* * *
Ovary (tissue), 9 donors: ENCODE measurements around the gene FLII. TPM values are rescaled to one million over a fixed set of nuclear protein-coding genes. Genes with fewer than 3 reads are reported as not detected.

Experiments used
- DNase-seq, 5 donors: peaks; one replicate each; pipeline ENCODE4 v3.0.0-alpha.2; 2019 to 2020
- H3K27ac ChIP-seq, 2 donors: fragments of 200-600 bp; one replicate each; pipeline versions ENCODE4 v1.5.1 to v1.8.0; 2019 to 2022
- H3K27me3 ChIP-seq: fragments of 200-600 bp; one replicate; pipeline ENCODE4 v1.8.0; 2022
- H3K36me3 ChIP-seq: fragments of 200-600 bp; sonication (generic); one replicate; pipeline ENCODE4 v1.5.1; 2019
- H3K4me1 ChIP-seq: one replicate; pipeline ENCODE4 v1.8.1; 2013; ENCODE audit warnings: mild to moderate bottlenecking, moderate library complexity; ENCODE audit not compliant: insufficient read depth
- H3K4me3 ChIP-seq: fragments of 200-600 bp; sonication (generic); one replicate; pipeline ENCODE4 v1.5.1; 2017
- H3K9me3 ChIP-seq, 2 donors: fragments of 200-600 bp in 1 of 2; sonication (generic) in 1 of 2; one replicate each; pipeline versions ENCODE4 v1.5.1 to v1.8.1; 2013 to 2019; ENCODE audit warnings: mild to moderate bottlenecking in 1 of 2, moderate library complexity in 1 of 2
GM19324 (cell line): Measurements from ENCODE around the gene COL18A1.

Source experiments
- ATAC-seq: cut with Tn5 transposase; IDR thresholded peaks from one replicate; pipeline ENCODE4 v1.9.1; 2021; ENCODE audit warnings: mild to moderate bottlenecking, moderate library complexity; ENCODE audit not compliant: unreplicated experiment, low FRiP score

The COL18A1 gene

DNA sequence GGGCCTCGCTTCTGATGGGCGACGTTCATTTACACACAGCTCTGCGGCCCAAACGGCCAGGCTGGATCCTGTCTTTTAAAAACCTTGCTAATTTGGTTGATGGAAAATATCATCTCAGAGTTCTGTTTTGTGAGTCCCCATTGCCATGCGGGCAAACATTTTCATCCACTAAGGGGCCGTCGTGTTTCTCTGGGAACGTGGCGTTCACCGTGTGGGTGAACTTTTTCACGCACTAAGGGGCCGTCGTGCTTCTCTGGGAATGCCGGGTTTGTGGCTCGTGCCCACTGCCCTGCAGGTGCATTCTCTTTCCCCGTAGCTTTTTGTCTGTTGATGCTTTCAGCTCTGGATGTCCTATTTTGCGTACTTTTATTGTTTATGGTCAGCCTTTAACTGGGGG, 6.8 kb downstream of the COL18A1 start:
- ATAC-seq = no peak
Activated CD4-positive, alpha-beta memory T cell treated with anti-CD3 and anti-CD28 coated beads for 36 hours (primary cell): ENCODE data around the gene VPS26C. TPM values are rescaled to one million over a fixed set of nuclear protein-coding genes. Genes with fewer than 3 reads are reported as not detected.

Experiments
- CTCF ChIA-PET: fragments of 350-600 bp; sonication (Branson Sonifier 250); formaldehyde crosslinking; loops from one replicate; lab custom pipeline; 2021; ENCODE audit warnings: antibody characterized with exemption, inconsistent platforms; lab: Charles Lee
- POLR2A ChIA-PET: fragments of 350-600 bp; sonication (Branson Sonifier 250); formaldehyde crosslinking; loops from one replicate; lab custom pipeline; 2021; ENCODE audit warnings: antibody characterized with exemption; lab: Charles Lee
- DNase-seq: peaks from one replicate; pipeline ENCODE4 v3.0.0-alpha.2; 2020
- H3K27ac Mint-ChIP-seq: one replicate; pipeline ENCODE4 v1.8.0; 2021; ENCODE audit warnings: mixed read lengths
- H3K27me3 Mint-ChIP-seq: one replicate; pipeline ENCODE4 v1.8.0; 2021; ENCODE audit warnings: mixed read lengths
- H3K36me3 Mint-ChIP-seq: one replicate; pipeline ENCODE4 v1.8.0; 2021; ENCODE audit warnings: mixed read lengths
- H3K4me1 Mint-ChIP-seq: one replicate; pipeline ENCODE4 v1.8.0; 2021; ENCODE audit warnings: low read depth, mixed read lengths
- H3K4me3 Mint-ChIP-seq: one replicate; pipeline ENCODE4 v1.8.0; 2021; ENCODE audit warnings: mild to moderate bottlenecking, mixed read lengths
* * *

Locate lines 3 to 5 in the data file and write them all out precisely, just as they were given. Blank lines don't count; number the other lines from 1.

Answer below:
- DNase-seq, 5 donors: peaks; one replicate each; pipeline ENCODE4 v3.0.0-alpha.2; 2019 to 2020
- H3K27ac ChIP-seq, 2 donors: fragments of 200-600 bp; one replicate each; pipeline versions ENCODE4 v1.5.1 to v1.8.0; 2019 to 2022
- H3K27me3 ChIP-seq: fragments of 200-600 bp; one replicate; pipeline ENCODE4 v1.8.0; 2022